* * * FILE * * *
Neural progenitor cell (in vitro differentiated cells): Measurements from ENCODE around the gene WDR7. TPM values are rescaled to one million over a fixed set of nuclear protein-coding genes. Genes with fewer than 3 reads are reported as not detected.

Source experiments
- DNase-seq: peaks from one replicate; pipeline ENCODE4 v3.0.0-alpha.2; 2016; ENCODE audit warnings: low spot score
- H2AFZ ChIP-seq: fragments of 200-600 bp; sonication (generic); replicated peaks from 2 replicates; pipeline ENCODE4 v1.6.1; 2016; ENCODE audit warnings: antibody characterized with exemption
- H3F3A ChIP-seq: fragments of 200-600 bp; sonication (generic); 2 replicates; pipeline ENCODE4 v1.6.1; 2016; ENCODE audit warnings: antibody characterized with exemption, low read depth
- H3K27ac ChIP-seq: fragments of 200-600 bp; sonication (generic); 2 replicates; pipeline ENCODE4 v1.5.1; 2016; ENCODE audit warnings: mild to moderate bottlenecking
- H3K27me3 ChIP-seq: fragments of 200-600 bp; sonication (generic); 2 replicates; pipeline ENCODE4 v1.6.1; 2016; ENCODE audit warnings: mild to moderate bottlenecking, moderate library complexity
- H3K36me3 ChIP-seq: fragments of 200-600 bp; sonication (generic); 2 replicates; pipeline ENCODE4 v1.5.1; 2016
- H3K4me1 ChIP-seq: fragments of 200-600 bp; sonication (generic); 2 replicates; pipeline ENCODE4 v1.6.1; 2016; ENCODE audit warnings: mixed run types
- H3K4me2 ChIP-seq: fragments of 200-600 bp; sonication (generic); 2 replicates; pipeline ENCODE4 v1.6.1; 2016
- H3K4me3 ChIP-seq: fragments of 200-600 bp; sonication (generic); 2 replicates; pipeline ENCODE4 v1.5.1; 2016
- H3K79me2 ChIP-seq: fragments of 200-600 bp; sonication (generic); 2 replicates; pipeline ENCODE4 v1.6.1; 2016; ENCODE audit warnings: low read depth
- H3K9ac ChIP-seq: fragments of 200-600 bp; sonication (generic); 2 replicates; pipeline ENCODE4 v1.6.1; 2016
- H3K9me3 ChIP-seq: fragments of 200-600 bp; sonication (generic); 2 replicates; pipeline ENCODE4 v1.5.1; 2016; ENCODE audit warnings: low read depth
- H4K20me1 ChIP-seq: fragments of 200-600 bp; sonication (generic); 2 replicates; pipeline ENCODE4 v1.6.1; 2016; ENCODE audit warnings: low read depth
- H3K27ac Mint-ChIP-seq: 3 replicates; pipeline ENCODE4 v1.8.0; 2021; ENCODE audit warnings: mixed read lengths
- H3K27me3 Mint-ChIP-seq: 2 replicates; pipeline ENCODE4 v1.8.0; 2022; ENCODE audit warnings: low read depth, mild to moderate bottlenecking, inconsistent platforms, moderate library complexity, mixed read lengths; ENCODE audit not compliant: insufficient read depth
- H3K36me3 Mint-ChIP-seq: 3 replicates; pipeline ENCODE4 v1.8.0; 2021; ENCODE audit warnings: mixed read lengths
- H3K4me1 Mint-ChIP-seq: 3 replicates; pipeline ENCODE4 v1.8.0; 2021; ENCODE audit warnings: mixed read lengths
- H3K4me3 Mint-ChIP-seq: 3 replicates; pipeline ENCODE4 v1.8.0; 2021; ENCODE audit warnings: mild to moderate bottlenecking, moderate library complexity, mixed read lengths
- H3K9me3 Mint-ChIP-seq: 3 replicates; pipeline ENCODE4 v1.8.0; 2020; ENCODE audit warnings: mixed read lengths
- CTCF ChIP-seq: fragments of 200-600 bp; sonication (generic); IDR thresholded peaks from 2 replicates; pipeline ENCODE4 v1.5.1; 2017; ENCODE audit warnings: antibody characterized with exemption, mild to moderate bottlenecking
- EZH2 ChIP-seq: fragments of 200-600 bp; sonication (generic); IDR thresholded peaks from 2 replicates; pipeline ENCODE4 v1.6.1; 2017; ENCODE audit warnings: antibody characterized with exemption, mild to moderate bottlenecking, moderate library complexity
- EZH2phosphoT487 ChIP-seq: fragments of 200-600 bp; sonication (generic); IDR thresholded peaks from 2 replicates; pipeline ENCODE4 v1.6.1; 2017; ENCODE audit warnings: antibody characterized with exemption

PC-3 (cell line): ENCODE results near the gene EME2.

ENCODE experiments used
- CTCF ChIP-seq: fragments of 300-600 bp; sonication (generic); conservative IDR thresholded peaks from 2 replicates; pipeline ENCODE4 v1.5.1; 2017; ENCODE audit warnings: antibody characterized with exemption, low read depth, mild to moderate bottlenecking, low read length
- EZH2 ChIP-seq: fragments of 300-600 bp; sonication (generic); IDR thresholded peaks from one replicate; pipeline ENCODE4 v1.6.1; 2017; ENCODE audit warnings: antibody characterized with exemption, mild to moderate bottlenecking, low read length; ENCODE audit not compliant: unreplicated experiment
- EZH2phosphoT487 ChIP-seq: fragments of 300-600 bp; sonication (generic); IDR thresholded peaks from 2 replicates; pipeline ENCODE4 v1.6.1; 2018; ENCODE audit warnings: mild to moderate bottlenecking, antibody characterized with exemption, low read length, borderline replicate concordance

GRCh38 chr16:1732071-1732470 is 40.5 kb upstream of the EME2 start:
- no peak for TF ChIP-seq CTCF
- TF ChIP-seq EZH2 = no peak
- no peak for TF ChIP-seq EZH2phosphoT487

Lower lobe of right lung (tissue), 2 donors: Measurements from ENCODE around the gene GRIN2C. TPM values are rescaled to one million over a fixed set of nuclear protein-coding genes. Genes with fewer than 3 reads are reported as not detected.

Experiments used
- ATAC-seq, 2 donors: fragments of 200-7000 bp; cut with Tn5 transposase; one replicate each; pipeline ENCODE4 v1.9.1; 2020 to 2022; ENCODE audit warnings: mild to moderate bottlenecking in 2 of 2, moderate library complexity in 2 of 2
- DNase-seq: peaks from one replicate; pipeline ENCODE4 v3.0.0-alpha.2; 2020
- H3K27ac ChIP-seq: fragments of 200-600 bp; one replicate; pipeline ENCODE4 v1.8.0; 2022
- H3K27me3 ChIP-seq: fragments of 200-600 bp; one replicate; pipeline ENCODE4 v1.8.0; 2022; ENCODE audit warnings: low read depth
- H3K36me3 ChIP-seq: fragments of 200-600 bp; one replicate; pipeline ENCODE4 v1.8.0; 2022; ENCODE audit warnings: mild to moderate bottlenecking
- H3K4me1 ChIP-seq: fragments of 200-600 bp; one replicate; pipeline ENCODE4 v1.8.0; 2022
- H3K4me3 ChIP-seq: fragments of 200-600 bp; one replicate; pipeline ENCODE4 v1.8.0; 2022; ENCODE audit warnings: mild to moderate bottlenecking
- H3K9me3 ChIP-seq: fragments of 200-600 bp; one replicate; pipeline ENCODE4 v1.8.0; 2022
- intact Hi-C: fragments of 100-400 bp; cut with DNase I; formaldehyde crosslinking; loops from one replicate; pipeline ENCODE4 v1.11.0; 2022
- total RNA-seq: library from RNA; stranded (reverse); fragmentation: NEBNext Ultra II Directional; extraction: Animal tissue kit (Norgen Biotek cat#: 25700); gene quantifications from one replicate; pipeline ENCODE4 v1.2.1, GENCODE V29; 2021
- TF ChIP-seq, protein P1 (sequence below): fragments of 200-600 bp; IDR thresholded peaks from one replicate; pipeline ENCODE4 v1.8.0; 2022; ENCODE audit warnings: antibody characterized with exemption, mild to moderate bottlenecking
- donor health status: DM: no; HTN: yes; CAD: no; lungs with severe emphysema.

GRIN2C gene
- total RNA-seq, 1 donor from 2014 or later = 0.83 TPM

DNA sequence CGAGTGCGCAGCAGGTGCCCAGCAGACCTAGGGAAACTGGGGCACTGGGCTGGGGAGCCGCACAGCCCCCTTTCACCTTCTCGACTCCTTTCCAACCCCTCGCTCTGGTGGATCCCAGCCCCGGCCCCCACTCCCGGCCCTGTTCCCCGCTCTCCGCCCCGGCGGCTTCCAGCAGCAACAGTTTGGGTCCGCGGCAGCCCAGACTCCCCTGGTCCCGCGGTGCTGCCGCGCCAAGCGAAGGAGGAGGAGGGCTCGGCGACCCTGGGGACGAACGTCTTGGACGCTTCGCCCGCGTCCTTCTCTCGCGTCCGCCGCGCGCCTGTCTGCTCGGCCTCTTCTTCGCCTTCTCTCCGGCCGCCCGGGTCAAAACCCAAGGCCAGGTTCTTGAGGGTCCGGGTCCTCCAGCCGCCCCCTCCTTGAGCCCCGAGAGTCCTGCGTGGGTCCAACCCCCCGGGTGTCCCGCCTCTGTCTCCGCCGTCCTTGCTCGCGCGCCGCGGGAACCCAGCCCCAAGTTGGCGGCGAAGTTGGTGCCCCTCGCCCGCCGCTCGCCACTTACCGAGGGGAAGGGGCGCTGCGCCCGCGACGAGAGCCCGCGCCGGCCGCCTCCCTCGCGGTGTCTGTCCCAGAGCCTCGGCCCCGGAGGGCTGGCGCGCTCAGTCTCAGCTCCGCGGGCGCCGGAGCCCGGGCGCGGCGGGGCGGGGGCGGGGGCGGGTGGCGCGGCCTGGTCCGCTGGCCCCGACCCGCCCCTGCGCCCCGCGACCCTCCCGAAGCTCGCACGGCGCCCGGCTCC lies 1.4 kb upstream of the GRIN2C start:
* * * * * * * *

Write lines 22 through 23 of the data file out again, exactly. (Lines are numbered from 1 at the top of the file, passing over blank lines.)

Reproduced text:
- CTCF ChIP-seq: fragments of 200-600 bp; sonication (generic); IDR thresholded peaks from 2 replicates; pipeline ENCODE4 v1.5.1; 2017; ENCODE audit warnings: antibody characterized with exemption, mild to moderate bottlenecking
- EZH2 ChIP-seq: fragments of 200-600 bp; sonication (generic); IDR thresholded peaks from 2 replicates; pipeline ENCODE4 v1.6.1; 2017; ENCODE audit warnings: antibody characterized with exemption, mild to moderate bottlenecking, moderate library complexity